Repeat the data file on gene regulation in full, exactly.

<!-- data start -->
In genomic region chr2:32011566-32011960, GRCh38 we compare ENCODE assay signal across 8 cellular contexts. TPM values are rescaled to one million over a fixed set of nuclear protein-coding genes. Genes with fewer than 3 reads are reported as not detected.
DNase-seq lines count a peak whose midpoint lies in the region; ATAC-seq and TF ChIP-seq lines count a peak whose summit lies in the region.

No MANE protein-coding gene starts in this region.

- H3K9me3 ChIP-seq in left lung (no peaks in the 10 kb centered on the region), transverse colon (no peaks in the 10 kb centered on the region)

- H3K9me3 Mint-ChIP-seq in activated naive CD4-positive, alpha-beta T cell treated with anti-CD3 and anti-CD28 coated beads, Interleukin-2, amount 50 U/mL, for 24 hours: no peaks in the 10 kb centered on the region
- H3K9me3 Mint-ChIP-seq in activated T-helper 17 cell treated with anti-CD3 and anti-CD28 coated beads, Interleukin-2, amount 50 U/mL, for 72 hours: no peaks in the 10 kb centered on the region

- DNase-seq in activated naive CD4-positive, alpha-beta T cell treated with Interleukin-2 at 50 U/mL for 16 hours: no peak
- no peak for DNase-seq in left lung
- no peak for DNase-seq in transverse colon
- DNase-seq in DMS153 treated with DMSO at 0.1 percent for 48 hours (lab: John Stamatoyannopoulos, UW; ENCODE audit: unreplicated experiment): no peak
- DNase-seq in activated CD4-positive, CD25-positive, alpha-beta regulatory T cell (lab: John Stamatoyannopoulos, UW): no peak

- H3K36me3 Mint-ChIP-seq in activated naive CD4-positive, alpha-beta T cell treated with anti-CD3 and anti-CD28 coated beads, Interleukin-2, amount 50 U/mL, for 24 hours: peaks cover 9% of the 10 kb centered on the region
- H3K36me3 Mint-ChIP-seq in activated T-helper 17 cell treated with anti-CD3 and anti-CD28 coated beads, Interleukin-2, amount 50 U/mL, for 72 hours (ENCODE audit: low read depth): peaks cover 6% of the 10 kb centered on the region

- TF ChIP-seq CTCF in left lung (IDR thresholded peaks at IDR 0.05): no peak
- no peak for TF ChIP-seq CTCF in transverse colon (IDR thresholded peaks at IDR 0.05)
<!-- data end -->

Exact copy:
In genomic region chr2:32011566-32011960, GRCh38 we compare ENCODE assay signal across 8 cellular contexts. TPM values are rescaled to one million over a fixed set of nuclear protein-coding genes. Genes with fewer than 3 reads are reported as not detected.
DNase-seq lines count a peak whose midpoint lies in the region; ATAC-seq and TF ChIP-seq lines count a peak whose summit lies in the region.

No MANE protein-coding gene starts in this region.

- H3K9me3 ChIP-seq in left lung (no peaks in the 10 kb centered on the region), transverse colon (no peaks in the 10 kb centered on the region)

- H3K9me3 Mint-ChIP-seq in activated naive CD4-positive, alpha-beta T cell treated with anti-CD3 and anti-CD28 coated beads, Interleukin-2, amount 50 U/mL, for 24 hours: no peaks in the 10 kb centered on the region
- H3K9me3 Mint-ChIP-seq in activated T-helper 17 cell treated with anti-CD3 and anti-CD28 coated beads, Interleukin-2, amount 50 U/mL, for 72 hours: no peaks in the 10 kb centered on the region

- DNase-seq in activated naive CD4-positive, alpha-beta T cell treated with Interleukin-2 at 50 U/mL for 16 hours: no peak
- no peak for DNase-seq in left lung
- no peak for DNase-seq in transverse colon
- DNase-seq in DMS153 treated with DMSO at 0.1 percent for 48 hours (lab: John Stamatoyannopoulos, UW; ENCODE audit: unreplicated experiment): no peak
- DNase-seq in activated CD4-positive, CD25-positive, alpha-beta regulatory T cell (lab: John Stamatoyannopoulos, UW): no peak

- H3K36me3 Mint-ChIP-seq in activated naive CD4-positive, alpha-beta T cell treated with anti-CD3 and anti-CD28 coated beads, Interleukin-2, amount 50 U/mL, for 24 hours: peaks cover 9% of the 10 kb centered on the region
- H3K36me3 Mint-ChIP-seq in activated T-helper 17 cell treated with anti-CD3 and anti-CD28 coated beads, Interleukin-2, amount 50 U/mL, for 72 hours (ENCODE audit: low read depth): peaks cover 6% of the 10 kb centered on the region

- TF ChIP-seq CTCF in left lung (IDR thresholded peaks at IDR 0.05): no peak
- no peak for TF ChIP-seq CTCF in transverse colon (IDR thresholded peaks at IDR 0.05)